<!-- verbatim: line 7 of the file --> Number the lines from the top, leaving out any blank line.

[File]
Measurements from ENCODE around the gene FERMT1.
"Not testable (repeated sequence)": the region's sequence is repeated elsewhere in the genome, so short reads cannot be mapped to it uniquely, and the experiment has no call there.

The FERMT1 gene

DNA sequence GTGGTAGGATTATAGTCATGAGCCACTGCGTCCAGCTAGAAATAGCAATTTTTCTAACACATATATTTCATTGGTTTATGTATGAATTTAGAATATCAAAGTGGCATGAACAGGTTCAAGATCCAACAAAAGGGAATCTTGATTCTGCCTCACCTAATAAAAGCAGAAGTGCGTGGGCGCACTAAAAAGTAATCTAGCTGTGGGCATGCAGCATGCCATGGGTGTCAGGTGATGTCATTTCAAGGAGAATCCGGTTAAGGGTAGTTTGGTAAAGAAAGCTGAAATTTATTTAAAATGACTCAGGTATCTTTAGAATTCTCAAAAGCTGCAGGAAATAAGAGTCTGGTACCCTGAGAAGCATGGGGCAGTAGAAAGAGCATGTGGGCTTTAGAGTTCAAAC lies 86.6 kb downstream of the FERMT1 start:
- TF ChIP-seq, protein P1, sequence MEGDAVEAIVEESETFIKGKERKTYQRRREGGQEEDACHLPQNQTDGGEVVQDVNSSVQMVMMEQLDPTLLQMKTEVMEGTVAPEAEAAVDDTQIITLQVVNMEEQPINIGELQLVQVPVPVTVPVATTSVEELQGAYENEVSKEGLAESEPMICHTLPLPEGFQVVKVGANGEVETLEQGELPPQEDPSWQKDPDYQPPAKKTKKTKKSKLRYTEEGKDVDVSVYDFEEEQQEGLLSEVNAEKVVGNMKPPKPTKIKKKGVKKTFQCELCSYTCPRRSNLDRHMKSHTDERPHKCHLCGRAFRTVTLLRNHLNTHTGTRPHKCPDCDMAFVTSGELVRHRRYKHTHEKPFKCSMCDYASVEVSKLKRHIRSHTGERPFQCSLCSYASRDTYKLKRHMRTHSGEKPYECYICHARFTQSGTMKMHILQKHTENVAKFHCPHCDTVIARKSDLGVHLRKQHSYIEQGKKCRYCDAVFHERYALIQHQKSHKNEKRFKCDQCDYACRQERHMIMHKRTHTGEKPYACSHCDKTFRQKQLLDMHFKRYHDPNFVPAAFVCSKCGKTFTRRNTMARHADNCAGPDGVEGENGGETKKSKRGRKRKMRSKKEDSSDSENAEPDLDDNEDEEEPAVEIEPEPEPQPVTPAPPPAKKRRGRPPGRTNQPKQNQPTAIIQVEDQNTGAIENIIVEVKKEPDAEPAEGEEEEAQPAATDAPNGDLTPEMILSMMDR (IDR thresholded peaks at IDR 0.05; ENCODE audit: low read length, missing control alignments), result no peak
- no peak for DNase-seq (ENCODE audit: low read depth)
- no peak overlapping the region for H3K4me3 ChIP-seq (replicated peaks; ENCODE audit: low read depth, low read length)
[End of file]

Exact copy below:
- no peak overlapping the region for H3K4me3 ChIP-seq (replicated peaks; ENCODE audit: low read depth, low read length)